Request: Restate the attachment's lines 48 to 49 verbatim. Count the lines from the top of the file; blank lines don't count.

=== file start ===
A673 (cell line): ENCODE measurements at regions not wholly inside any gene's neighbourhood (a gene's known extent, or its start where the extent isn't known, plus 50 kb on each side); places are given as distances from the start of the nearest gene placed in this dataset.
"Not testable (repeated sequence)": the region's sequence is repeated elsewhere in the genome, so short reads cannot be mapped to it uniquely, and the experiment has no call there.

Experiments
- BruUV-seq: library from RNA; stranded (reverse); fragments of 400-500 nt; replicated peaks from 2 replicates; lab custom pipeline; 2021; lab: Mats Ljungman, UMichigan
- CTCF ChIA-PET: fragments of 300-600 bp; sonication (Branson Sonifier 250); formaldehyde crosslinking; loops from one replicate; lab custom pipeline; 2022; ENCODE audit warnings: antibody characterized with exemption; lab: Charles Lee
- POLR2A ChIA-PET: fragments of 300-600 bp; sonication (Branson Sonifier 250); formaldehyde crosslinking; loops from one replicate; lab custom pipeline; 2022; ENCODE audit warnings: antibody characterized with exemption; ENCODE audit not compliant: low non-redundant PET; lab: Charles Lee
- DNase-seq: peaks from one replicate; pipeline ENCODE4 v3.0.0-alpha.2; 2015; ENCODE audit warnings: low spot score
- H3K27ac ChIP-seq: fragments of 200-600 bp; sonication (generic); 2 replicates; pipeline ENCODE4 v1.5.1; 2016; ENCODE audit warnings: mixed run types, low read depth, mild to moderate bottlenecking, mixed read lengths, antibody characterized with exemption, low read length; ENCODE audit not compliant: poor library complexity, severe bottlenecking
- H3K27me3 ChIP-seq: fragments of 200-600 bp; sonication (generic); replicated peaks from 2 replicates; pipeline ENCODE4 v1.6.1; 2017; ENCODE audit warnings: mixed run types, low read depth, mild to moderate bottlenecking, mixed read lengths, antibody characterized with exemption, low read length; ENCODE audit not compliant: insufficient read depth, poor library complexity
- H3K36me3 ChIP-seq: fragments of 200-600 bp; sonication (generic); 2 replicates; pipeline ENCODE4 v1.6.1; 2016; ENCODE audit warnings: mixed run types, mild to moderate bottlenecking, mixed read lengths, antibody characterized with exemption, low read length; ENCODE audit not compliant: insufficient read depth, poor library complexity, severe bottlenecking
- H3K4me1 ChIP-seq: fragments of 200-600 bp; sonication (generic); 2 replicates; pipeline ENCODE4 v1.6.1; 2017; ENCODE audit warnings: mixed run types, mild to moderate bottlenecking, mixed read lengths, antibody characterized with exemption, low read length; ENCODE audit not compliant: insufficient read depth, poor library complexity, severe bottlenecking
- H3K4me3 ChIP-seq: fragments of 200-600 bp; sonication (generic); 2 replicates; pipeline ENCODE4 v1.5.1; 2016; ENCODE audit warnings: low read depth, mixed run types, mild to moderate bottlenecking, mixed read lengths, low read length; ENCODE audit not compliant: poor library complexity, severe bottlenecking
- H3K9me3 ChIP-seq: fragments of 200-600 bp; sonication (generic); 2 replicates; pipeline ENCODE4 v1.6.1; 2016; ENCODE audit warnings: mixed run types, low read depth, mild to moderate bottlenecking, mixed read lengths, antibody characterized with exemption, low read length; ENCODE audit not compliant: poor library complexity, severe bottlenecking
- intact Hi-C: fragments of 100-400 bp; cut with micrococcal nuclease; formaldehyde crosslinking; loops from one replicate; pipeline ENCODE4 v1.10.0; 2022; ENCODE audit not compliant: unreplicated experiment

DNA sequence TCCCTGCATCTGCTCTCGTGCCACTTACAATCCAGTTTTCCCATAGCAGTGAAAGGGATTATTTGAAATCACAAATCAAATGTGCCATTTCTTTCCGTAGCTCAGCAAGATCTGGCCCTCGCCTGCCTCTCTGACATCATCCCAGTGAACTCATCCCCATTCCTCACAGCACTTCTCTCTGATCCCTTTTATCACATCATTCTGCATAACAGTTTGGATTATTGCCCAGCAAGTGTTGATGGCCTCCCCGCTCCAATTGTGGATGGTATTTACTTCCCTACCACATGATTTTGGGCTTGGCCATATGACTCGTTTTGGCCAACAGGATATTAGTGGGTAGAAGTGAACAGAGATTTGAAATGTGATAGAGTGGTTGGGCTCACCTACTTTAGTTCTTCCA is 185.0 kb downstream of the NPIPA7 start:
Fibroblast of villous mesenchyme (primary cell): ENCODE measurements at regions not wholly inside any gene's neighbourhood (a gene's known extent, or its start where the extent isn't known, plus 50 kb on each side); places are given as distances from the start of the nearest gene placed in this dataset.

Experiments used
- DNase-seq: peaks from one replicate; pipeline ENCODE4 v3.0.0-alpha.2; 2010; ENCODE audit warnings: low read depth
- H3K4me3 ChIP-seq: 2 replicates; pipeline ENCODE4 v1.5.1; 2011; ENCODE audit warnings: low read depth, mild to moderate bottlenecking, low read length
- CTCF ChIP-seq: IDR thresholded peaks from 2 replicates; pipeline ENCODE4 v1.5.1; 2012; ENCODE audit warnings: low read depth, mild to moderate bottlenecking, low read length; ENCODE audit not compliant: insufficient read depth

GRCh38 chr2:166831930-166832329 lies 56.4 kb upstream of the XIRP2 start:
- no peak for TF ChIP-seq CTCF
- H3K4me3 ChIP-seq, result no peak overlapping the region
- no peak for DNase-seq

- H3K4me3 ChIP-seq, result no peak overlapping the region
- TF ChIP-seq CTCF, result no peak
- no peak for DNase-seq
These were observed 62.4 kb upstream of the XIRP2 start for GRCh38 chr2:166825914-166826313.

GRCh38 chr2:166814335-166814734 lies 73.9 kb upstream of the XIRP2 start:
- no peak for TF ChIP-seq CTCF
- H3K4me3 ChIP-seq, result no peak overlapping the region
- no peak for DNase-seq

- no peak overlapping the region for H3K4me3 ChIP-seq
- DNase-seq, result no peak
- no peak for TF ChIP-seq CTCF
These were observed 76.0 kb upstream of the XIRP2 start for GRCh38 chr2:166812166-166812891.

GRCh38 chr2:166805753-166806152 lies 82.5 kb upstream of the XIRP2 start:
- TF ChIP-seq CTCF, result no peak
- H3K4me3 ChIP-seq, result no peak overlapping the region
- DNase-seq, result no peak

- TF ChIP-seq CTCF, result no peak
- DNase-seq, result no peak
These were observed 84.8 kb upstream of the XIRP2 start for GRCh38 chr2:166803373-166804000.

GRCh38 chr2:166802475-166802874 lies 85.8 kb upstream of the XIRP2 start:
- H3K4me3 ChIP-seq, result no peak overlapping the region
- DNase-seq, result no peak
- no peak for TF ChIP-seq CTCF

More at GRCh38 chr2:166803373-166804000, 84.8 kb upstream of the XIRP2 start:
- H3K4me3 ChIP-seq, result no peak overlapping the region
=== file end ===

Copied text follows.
More at GRCh38 chr2:166803373-166804000, 84.8 kb upstream of the XIRP2 start:
- H3K4me3 ChIP-seq, result no peak overlapping the region